The days of running cars on just petrol or diesel are numbered, as alternative fuels increasingly play their part in reducing carbon emissions. Electric is the most well-known, but it’s not the only ‘green’ fuel being proposed and tested by manufacturers. We take look at the most important ones.
Electrified vehicles/electric cars – either as pure battery electric vehicles (BEVs) or plug-in hybrid electric vehicles (PHEVs) – are what are widely considered to be the future of alternatively fuelled transport.
BEVs use only the electrical energy stored in batteries to power a motor (or, in some instances more than one motor) that drives the wheels. The batteries need to be topped with electricity from either a domestic or workplace charger, or a public one by the roadside or at a service station.
Plug-in hybrids also have batteries and electric motors, but the battery pack is smaller than in a BEV, so the distance they can travel on electric power is limited (usually around 30 miles). As a result, they also have traditional engines for longer journeys. In essence, PHEVs are a stepping stone between our reliance on combustion-engined cars and the change to full BEVs.
It’s highly likely that we will all be adopting electric cars over the next 30 years or so, with PHEVs easing us into our electric future. ‘Range anxiety’ – a fear of running out of electricity while driving – is a barrier to many car buyers going electric, but larger-capacity batteries are on their way, along with a raft of new electric car models.
At the same time, more high-speed public chargers (we’re starting to see them at filling stations, for example) will mean that within a few years, BEVs will be a more practical option, as well as being cheaper to run than petrol and diesel cars.
Hydrogen Fuel Cells
It’s early days, but vehicles with hydrogen fuel cells are a strong possibility for future transport. Toyota, Honda and Hyundai, in particular are investing heavily in the technology.
Hydrogen vehicles have fuel tanks that are filled with compressed hydrogen, which combines with air in a hydrogen fuel cell inside the car to create the electricity to power a motor. All they emit is water, which just drips harmlessly onto the road. There is a cost however of manufacturing the hydrogen itself, and its currently unknown how ‘green’ that will become.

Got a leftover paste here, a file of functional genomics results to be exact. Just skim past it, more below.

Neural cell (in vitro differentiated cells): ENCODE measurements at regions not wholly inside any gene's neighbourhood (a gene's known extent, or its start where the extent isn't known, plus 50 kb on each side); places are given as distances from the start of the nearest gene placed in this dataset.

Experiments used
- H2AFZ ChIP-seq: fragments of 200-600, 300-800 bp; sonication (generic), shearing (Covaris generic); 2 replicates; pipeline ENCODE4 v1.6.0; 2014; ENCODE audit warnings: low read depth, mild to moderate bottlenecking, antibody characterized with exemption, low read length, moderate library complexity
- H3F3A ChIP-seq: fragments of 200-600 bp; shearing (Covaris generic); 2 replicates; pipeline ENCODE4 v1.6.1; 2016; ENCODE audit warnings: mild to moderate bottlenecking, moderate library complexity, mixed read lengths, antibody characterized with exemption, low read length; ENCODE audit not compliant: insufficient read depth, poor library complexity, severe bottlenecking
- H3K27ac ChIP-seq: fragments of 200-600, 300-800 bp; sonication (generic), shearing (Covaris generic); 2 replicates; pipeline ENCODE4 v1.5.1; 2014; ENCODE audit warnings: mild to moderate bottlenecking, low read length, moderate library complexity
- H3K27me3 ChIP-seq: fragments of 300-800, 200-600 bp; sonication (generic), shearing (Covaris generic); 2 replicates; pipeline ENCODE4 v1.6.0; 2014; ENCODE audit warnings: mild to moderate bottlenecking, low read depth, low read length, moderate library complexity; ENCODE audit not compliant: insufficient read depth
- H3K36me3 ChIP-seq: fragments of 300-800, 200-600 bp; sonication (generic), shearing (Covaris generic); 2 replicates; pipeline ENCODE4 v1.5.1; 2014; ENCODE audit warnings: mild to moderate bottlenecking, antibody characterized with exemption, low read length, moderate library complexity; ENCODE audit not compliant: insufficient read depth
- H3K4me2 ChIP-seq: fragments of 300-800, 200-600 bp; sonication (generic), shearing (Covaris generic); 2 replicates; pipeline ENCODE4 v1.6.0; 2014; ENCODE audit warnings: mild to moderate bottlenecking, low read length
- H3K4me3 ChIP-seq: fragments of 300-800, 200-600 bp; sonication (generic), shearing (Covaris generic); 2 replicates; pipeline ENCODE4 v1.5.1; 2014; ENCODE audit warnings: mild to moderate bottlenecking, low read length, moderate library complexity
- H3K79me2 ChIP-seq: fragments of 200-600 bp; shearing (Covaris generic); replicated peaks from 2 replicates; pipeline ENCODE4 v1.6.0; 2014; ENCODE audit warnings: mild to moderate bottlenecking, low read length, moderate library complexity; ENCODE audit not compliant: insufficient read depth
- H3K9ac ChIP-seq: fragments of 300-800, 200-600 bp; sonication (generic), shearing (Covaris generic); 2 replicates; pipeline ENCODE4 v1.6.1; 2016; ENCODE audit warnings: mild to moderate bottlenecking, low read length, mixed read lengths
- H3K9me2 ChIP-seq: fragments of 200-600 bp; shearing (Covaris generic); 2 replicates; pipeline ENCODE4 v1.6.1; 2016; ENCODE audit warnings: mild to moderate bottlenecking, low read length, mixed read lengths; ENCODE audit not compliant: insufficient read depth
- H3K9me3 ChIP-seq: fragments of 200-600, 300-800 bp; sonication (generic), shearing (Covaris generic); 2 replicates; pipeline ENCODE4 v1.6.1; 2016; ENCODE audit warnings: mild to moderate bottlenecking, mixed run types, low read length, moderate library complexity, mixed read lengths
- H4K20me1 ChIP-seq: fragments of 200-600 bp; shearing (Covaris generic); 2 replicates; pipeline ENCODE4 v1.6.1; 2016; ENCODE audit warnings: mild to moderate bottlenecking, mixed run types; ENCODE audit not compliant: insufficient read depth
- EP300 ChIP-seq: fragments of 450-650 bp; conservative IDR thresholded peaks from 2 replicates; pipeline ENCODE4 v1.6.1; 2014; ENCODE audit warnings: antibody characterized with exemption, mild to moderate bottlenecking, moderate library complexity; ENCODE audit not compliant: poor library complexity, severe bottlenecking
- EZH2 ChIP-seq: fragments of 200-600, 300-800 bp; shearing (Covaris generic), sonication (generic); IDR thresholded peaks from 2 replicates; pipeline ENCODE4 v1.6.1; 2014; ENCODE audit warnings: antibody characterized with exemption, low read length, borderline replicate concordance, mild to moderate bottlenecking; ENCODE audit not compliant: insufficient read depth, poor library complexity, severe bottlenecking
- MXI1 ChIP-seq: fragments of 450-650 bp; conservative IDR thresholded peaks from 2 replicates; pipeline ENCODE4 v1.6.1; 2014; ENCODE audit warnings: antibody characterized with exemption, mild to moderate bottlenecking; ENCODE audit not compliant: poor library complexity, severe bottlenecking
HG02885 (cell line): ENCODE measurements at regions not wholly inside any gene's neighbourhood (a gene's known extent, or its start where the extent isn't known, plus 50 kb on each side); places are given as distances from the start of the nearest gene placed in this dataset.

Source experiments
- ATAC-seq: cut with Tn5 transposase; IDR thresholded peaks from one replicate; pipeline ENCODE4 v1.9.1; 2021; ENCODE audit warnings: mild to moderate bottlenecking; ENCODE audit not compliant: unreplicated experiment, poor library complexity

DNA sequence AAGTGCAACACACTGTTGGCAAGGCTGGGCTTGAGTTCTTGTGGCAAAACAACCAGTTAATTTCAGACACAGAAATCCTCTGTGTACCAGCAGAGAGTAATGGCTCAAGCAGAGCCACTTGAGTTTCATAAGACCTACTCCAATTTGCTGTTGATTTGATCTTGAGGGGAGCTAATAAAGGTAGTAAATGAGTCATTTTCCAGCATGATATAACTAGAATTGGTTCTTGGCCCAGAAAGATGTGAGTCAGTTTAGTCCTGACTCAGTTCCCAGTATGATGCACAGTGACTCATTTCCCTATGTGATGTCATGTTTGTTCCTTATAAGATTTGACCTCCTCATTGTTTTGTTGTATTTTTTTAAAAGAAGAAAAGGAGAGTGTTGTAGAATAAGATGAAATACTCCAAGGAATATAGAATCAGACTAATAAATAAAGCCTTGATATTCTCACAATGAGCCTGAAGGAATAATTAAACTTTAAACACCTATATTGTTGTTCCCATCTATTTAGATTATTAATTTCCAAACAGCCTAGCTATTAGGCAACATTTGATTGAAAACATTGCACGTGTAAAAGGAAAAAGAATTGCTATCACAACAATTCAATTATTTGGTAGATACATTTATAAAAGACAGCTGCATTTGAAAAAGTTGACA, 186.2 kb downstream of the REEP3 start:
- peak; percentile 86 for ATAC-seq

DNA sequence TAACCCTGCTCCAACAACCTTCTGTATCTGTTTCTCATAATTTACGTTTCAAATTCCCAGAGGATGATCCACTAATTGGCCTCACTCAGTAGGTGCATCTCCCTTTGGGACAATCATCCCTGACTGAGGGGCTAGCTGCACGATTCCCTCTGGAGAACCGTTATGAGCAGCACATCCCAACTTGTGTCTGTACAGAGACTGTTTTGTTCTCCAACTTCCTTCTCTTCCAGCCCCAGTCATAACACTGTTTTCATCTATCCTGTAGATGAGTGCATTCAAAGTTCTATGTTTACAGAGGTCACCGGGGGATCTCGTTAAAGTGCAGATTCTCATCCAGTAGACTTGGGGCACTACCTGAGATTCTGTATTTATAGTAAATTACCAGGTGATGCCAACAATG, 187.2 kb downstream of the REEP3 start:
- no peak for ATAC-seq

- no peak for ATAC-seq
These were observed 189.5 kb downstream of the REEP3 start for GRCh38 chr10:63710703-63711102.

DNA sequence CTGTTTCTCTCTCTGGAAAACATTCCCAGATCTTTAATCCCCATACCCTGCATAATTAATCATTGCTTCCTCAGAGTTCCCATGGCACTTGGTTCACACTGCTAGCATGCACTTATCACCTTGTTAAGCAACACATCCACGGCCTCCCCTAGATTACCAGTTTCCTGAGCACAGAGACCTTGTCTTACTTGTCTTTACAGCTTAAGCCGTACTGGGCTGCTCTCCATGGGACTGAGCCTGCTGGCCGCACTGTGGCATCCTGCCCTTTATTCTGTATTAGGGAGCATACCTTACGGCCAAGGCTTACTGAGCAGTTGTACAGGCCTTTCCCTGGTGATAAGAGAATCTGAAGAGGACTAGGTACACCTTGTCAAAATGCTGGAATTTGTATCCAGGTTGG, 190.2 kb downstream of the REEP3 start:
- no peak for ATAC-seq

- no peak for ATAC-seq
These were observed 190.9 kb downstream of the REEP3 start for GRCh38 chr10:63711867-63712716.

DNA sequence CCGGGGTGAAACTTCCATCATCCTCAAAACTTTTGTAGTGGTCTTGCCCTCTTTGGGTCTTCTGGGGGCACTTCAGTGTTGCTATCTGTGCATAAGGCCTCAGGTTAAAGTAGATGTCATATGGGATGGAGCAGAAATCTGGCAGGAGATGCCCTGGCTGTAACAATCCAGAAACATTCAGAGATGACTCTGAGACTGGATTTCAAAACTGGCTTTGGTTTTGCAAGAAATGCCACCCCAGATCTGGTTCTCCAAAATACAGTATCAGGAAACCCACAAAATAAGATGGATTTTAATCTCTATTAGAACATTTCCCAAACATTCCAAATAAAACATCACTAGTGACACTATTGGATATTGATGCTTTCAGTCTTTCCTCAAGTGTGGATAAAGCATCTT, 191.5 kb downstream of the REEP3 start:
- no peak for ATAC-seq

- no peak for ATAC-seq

Buyers can already buy hydrogen cars, in the form of the Toyota Mirai and Hyundai Nexo, but they’re pricey (between £65,000 and £70,000) and refuelling is a bit of a challenge. There are just a handful of filling stations in the UK, most around London and the south-east, so it’s not a practical solution for most British drivers at the moment.
However, despite fuel costs per mile currently being slightly higher than petrol or diesel cars, the price of hydrogen fuel will come down as it’s produced in higher volumes, while fuel costs will also be offset by savings elsewhere, such as lower car tax.
LPG & CNG- Liquid Petroleum Gas & Compressed Natural Gas
Liquid petroleum gas (LPG) and compressed natural gas (CNG) have both been available for a number of years, but with the increasing urgency to reduce CO2 emissions, they are options that might become more attractive.
LPG (also known as Autogas) is a mix of propane and butane, with its use reducing CO2 exhaust emissions by around 15%, compared to petrol. Around the world, it is the third most popular automotive fuel, but it’s not really made many inroads among British drivers.
CNG is compressed methane and many vehicles using it have a bi-fuel capability, so owners can use petrol or diesel and CNG. This might make it attractive to drivers who aren’t ready for electricity or hydrogen.
One way in which these fuels could become more popular is for the government to offer tax breaks and other incentives in the future.
Biofuels are renewable fuels that can be mixed with petrol or diesel to create a lower-cost method of reducing CO2 emissions from vehicles.
Biodiesel is a blend of diesel and vegetable oil: it is in common use and can often be used without having to modify vehicles. However, some manufacturer warranties don’t cover equipment damaged by certain blends of biofuel, so it's important for owners to check before switching. Availability is also limited in the UK, so you’ll need to do your research before you go bio.
Yes, air. It's a technology that is still in its early days, but car engines that use compressed air are in development.
Compressed air is stored in a tank at high pressure, and rather than driving engine pistons with an ignited fuel-air mixture, compressed air cars use the expansion of compressed air. It’s a bit like how steam powers steam engine.
Compressed air has many advantages, including no tailpipe emissions, but some of the existing research shows that these types of vehicles are also less efficient than electric vehicles (although compressed air-electric hybrids could be a possibility).
A few major carmakers are researching whether compressed air is a realistic possibility, but Tata (which owns Jaguar Land Rover) seems to have gone furthest, announcing that is should have its first vehicles available by 2020.
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